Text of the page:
Content that she had made her point, Annie fell silent for a while, gazing deep into the flames of the open fire, seeing nothing really. “We could go away,” she said, after a while. “I know, we could go to Nigeria.”  She sat up straighter as the idea grew in appeal.  “Remember how you wanted to research the AIDS epidemic? You said your editor was always banging on at you to do it. Not only would it provide us with a cast-iron excuse to get away, but we might be able to do some good too,.  I mean, while you’re off researching, I could maybe help out in the hospitals.”

Pensively folding his paper, David placed it neatly down by the side of his chair.

“True, Mike is very keen for ne to do it, but I don’t imagine it would be your cup of tea at all – not for a minute.”

As Annie’s eyebrows drew together in a thunderous frown, he hurried to make himself clear. “I mean it won’t be all Christmas carols and deck-the-halls-with-boughs-of-holly.  It’s not pretty, Annie.  People are dying by the score. Dying horribly.”  He lowered his voice, deliberately sought her eyes. “Children are dying.”

Defiant, Annie’s chin came up. “I know, David. There’s no need to patronise me. I do watch the news, you know. I do read newspapers and keep abreast of current affairs.  My brain is not directly connected to my ovaries, although I know there’s been times recently when it must have seemed like it was.” She sighed, a long ragged sound that seemed to travel all the way up from her toes.

“But, look at it this way, maybe I can do some good out there, more good than I’ll do here, anyway, moping about the place like a wet weekend and spoiling Christmas for everyone else.”

Despite herself, a sudden smile tugged at her lips.  “Do you remember last year when Ciara spilled her Coca Cola all over my mother’s best Persian rug and Carol smacked her?”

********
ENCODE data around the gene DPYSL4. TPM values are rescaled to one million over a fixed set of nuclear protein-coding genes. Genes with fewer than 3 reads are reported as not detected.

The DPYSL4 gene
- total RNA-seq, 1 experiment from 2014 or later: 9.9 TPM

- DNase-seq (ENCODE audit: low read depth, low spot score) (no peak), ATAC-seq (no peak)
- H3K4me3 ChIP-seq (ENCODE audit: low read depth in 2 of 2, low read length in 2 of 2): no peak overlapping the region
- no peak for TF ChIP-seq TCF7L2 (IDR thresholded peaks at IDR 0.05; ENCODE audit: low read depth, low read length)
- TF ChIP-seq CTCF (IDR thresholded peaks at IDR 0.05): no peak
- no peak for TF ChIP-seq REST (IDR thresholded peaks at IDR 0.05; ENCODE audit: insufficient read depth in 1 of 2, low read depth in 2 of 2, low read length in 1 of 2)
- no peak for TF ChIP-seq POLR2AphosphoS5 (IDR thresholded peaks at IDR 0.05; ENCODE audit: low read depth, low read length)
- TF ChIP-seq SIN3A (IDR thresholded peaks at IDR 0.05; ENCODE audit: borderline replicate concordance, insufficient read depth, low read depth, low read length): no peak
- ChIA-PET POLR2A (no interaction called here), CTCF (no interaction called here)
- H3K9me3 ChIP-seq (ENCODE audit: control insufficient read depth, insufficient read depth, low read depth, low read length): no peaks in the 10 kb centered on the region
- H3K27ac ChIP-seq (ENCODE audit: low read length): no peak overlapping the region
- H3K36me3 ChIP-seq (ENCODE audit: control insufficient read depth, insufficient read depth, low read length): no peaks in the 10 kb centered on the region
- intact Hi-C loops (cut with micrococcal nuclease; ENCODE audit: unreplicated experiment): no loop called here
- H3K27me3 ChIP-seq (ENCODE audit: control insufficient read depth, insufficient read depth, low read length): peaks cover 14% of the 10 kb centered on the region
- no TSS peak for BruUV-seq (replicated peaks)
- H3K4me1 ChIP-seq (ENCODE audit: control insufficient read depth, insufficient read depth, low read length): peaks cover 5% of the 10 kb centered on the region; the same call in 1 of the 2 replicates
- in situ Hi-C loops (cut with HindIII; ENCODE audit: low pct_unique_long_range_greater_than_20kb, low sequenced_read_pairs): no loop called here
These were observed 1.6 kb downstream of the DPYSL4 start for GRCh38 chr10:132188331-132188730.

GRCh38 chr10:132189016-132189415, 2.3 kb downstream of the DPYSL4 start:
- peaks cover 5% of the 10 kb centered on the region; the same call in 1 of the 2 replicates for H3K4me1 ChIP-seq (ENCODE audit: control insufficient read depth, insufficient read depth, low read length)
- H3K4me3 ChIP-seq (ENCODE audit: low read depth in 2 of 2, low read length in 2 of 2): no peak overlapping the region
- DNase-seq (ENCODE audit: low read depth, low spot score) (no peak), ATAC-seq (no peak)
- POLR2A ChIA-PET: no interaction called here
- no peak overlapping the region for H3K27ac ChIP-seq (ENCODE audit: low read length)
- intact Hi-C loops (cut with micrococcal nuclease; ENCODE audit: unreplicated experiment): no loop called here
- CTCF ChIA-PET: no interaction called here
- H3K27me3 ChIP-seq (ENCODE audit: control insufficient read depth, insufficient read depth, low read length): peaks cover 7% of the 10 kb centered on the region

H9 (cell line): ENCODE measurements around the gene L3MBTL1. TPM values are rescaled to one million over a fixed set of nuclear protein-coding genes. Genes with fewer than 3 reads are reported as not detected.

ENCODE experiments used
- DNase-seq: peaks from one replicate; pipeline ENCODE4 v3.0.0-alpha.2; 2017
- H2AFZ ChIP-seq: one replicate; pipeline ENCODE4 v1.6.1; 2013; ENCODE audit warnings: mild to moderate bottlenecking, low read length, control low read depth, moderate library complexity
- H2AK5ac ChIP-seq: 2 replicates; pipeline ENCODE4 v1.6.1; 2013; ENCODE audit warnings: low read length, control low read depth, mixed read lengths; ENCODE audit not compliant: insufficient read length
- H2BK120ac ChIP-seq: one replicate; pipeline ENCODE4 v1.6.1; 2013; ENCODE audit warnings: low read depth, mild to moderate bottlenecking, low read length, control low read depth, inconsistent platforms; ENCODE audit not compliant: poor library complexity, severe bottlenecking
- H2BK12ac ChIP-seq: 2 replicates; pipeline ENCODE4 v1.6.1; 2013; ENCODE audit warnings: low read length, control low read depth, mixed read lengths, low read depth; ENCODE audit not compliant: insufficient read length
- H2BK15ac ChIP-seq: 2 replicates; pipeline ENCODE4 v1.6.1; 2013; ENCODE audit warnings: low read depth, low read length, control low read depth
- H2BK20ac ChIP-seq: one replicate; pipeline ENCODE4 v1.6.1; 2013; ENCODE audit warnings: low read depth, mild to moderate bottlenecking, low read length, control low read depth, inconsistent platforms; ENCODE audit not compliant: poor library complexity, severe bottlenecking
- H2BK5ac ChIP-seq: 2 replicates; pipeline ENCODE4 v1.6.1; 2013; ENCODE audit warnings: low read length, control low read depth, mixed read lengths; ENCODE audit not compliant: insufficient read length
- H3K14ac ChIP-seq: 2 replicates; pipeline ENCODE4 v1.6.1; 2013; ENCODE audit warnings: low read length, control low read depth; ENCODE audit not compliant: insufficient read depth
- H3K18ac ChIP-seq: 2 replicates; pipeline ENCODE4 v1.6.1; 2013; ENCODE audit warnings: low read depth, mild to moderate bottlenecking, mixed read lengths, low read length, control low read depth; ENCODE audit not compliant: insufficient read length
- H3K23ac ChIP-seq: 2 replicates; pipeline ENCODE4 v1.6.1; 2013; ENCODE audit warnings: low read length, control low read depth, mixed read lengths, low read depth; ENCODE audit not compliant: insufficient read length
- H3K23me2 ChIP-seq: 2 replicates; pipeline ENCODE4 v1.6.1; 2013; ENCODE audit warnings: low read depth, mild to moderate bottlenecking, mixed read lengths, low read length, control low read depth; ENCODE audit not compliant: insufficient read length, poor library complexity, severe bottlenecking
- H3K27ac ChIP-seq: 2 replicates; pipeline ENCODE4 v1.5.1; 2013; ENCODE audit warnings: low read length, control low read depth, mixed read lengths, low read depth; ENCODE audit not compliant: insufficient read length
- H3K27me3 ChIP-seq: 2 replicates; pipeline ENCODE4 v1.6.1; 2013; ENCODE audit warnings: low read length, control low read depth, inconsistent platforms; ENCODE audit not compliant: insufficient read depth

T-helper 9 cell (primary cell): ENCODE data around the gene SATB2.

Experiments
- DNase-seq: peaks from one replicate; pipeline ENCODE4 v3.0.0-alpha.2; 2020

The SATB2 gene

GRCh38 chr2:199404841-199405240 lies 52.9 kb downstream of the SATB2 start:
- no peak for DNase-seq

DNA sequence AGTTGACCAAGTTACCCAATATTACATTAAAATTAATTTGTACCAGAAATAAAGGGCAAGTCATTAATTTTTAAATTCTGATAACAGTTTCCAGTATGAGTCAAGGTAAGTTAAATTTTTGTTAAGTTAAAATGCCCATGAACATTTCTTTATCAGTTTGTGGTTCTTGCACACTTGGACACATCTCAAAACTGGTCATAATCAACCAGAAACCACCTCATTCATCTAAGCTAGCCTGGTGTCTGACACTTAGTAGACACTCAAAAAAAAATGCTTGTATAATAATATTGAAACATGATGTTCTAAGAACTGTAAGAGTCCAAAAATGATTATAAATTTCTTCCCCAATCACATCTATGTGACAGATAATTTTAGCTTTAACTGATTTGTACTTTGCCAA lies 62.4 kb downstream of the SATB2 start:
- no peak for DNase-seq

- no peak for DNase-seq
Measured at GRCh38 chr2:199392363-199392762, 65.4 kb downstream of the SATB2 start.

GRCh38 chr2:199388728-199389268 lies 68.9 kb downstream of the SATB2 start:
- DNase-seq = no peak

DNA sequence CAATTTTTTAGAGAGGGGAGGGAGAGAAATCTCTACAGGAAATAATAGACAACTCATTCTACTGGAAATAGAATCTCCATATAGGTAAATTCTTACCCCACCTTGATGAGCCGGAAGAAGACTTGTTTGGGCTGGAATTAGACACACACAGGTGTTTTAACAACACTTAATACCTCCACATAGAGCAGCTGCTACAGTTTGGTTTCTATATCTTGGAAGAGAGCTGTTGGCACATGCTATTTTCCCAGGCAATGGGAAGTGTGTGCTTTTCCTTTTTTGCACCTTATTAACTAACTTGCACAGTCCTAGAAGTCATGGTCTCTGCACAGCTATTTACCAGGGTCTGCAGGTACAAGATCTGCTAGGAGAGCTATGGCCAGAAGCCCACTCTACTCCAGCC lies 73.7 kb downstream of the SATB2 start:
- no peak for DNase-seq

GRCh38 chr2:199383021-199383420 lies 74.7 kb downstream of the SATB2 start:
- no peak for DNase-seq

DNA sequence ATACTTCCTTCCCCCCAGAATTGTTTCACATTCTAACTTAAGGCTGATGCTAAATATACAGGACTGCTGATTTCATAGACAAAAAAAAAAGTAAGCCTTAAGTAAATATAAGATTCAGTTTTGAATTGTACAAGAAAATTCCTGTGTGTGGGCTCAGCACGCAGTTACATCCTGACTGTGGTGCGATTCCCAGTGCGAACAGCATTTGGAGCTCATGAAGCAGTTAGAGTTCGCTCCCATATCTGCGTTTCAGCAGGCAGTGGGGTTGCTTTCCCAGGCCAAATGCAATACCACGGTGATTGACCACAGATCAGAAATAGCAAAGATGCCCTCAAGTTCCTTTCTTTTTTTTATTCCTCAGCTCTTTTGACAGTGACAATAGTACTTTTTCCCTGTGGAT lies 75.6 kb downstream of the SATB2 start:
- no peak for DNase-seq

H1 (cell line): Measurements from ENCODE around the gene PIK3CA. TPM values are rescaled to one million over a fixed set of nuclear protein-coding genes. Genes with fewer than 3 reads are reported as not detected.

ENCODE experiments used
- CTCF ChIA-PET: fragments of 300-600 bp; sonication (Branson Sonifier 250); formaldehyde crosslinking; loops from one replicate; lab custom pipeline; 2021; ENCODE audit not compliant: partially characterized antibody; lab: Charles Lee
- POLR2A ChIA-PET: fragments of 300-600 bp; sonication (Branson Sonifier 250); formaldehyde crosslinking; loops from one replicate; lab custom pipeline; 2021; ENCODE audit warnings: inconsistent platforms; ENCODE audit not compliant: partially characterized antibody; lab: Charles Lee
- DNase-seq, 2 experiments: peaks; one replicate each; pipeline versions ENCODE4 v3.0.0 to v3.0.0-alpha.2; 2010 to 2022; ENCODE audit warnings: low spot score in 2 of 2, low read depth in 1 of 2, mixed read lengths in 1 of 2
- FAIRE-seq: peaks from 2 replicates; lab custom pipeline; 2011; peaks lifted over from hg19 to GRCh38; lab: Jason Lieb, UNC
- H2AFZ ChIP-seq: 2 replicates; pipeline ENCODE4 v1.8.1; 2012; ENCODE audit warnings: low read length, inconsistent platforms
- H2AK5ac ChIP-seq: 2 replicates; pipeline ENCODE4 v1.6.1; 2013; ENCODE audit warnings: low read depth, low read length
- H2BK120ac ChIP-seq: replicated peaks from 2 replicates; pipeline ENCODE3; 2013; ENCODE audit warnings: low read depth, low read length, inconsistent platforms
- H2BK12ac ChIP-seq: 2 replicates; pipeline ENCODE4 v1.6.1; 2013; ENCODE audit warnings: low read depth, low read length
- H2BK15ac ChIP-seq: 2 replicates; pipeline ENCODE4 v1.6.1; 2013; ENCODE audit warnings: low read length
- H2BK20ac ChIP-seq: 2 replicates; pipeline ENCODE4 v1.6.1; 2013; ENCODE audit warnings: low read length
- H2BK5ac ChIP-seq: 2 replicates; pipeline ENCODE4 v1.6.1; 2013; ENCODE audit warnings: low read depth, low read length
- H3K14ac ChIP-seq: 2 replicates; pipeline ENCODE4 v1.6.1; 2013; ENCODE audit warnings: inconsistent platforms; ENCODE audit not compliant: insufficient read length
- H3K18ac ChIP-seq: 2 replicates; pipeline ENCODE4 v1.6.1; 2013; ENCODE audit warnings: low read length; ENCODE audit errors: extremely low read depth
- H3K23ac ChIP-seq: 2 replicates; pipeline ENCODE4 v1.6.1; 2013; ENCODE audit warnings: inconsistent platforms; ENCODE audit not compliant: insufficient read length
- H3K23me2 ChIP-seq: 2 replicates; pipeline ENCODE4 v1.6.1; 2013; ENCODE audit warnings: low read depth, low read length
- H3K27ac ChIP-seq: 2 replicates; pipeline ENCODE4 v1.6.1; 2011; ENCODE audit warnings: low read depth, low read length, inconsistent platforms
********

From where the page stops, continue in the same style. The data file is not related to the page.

“Remember?” David’s own mouth curled upwards. “You went at her with the carving knife.  I had the devil’s own job to pull you off.”

“Well, she deserved it.”  Unrepentant, Annie went to sit at his feet, leaning her back against his knees, contentedly closing her eyes as his hand moved to stroke her hair.  “I don’t believe in smacking. Children are a gift from God.  What right has anyone to smack them? We don’t encourage adults to slap one another, do we? So why is it perfectly okay to smack something smaller, something more helpless than ourselves, that’s what I’d like to know?”

Winding a long strand of her hair around his finger, David tugged gently, tipped her head backwards, then leaning forward dropped a gentle upside-down kiss on her lips.

“Well, if it’s any consolation to you, I doubt if Carol’s touched her since. I swear you scared the living daylights out of the poor woman. Kieran told me she was a nervous wreck for a month afterwards. As a matter of fact, I think she’s still having nightmares.”

“Well, maybe I did overreact a bit,” Annie admitted.  “Still, I can’t promise there wouldn’t be an action replay this Christmas.  So, what do you say? Is it all systems go for Nigeria?”

“I don’t see why not.  I’ll tell you what, I’ll have a word with Mike tomorrow and if he gives ne the go ahead, I’ll get straight onto the travel agents.”  He nudged her gently in the back of the neck. “Now, if there’s any of that wine left . . .”